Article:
The February 18 meeting with survivors of January’s ice jam flood in West Seneca, N.Y., was seething with raw emotion. About 100 people filled the pews at St. John’s Lutheran Church. I was at the podium, talking about the long-term recovery process following disaster, when audience members started shouting out questions and accusations.
“You don’t understand! People can’t live in their houses!”
“Where is the government? Where is the Army Corps of Engineers?”
“You tell us volunteers are coming in this spring to help us rebuild? We need them now!”
“What good is long-term recovery going to do us? We need help now! We are hurting!”
The meeting had originally been planned as a workshop for the newly forming West Seneca Responds Team, a community flood recovery effort led by a Lutheran pastor and a Presbyterian layperson, both with disaster recovery experience. It gave way to flood survivors’ outpouring of grief at their loss and worry about how they would find the resources to clean up, repair and rebuild.
They were still getting over the shock of the January 11 disaster, which resulted from one of this winter’s deep freezes and subsequent thaws. Melt water had backed up behind a massive ice jam in Buffalo Creek and suddenly jumped the banks, inundating 70 single-family homes in West Seneca’s working class Lexington Green neighborhood.
Residents had to be evacuated by boat. Water filled many basements to the top, destroying furnaces, hot water heaters, freezers, washers and dryers, furniture and other belongings. Drywall got soaked and needs to be replaced. Thirteen homes remained uninhabitable.
“Our credit cards are maxed out just buying essentials,” flood survivors said. They felt stretched past their limit. They felt abandoned, disillusioned, hopeless. Moreover, they feared repeat flooding – a fear that was realized three days later despite the town’s monitoring and mitigation efforts.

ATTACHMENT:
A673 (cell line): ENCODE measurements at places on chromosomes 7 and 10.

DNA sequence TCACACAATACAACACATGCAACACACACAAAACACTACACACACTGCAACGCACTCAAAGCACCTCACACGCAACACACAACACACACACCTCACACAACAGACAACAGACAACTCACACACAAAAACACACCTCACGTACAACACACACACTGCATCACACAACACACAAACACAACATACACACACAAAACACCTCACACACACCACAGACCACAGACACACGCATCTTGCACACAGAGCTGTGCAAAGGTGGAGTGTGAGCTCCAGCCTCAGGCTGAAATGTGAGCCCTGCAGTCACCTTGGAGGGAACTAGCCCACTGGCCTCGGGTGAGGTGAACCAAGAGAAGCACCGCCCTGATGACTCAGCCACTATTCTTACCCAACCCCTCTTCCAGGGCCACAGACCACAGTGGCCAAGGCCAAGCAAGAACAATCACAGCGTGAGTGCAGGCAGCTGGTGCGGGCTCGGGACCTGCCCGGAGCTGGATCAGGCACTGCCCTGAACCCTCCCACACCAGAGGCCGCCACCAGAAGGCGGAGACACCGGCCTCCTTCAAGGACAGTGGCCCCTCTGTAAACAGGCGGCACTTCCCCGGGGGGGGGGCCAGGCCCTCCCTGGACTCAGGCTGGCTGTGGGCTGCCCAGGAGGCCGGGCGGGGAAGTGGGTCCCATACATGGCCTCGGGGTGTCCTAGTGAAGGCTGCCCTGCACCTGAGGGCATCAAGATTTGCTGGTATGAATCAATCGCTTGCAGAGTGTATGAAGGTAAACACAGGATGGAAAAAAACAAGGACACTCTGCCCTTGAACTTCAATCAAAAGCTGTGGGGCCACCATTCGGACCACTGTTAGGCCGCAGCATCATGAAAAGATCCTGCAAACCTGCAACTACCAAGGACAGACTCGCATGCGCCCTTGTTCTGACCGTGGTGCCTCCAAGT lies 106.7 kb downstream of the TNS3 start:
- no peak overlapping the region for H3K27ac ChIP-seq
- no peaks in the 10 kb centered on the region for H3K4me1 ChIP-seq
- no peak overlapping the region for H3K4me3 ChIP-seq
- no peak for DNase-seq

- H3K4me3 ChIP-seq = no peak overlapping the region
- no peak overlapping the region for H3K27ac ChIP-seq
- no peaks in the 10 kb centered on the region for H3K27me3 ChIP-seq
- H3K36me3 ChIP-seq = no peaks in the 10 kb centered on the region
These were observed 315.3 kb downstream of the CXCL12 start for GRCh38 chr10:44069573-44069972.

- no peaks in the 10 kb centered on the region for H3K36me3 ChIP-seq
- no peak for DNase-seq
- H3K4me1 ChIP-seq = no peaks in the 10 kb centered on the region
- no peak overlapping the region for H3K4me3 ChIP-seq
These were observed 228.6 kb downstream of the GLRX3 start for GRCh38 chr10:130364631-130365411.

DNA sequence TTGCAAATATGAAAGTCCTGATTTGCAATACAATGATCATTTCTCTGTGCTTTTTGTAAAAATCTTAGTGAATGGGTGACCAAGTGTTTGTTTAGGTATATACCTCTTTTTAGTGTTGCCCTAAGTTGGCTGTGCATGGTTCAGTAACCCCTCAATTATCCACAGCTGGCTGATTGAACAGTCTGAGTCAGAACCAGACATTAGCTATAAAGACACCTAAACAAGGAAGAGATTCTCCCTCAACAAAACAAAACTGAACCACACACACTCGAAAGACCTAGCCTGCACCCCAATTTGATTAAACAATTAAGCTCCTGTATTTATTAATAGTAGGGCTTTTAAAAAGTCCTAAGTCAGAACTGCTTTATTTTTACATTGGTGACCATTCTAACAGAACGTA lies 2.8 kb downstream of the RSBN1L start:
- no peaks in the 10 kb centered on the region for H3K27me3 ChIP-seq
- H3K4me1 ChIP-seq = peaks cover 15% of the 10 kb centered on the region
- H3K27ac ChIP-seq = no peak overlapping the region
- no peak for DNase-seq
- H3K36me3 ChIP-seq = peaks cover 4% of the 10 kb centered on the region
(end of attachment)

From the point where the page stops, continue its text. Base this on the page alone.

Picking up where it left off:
It was a difficult meeting. Still, I am glad I was there. I was glad I could stand alongside the West Seneca Responds Team to listen to the flood survivors, empathize with them, and offer hope.
The Church World Service U.S. Emergency Response Program contributes to recovery by sharing its expertise with local long-term recovery groups. These groups reach out widely to survivors, including such vulnerable populations as children, the elderly, veterans and people already barely getting by financially.
They assess survivors’ needs, and then help them access public and private resources to meet their needs. They unlock recovery resources from within and beyond the local community. They raise funds and collect such in-kind donations as cleanup buckets and sheetrock, and organize and deploy volunteer teams to muck out and then repair and rebuild homes. And they see to survivors’ emotional and spiritual well being.
Doing the job right takes time. That’s often hard to accept, but it has to be said and bears repeating: Doing the job right takes time. For example, before volunteer work teams can be brought in, the local long-term recovery group must organize food and shelter for them – and must have a “map” of what each affected householder needs done.
At that tumultuous meeting, I tried to assure West Seneca’s flood survivors that although it feels hard to believe right now, they will recover. Their homes and lives might not be exactly as they were before the flooding, but they will reach a “new normal” in safe homes.
Joann Hale of Grand Island, N.Y., is a U.S. emergency response specialist for Church World Service.